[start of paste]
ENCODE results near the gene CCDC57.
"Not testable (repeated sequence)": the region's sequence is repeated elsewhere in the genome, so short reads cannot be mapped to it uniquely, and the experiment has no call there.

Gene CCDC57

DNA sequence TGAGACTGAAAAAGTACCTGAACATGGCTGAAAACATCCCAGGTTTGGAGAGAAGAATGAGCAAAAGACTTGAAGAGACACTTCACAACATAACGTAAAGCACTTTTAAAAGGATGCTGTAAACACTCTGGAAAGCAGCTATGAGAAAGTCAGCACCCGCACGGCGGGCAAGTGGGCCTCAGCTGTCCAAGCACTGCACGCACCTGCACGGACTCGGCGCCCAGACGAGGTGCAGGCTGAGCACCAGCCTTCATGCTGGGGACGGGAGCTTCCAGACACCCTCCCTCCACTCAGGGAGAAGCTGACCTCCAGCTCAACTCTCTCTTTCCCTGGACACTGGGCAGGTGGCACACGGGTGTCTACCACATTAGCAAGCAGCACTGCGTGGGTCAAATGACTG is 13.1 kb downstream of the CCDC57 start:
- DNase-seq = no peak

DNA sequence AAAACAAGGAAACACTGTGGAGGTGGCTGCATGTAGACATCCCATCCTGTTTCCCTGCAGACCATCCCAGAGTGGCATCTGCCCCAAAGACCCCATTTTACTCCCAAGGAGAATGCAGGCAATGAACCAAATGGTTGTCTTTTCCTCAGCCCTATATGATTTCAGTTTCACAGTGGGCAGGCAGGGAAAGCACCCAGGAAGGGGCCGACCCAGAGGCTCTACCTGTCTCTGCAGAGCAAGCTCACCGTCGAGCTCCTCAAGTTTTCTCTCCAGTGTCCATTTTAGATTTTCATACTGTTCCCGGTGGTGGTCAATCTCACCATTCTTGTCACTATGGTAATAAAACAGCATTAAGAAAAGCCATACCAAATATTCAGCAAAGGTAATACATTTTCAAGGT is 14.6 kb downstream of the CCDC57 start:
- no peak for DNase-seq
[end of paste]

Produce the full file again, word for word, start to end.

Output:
ENCODE results near the gene CCDC57.
"Not testable (repeated sequence)": the region's sequence is repeated elsewhere in the genome, so short reads cannot be mapped to it uniquely, and the experiment has no call there.

Gene CCDC57

DNA sequence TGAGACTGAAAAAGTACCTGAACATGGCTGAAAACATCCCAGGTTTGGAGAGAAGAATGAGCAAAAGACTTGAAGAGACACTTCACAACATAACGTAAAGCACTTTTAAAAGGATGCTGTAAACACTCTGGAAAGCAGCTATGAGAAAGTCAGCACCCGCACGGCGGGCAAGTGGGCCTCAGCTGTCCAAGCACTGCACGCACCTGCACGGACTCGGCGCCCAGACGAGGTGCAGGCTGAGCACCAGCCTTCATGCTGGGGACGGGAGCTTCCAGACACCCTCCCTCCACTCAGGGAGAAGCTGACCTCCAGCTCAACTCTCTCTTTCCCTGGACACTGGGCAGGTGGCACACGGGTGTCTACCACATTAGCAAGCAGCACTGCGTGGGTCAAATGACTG is 13.1 kb downstream of the CCDC57 start:
- DNase-seq = no peak

DNA sequence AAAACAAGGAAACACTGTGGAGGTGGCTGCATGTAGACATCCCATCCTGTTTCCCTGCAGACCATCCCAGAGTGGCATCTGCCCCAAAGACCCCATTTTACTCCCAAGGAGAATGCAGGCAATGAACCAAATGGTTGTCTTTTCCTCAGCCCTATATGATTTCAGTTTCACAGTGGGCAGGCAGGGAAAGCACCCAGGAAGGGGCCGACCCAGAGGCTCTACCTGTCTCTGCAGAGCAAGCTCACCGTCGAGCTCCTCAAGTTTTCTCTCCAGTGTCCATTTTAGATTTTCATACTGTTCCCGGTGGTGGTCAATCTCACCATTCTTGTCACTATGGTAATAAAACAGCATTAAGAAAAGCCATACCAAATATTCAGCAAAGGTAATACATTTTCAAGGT is 14.6 kb downstream of the CCDC57 start:
- no peak for DNase-seq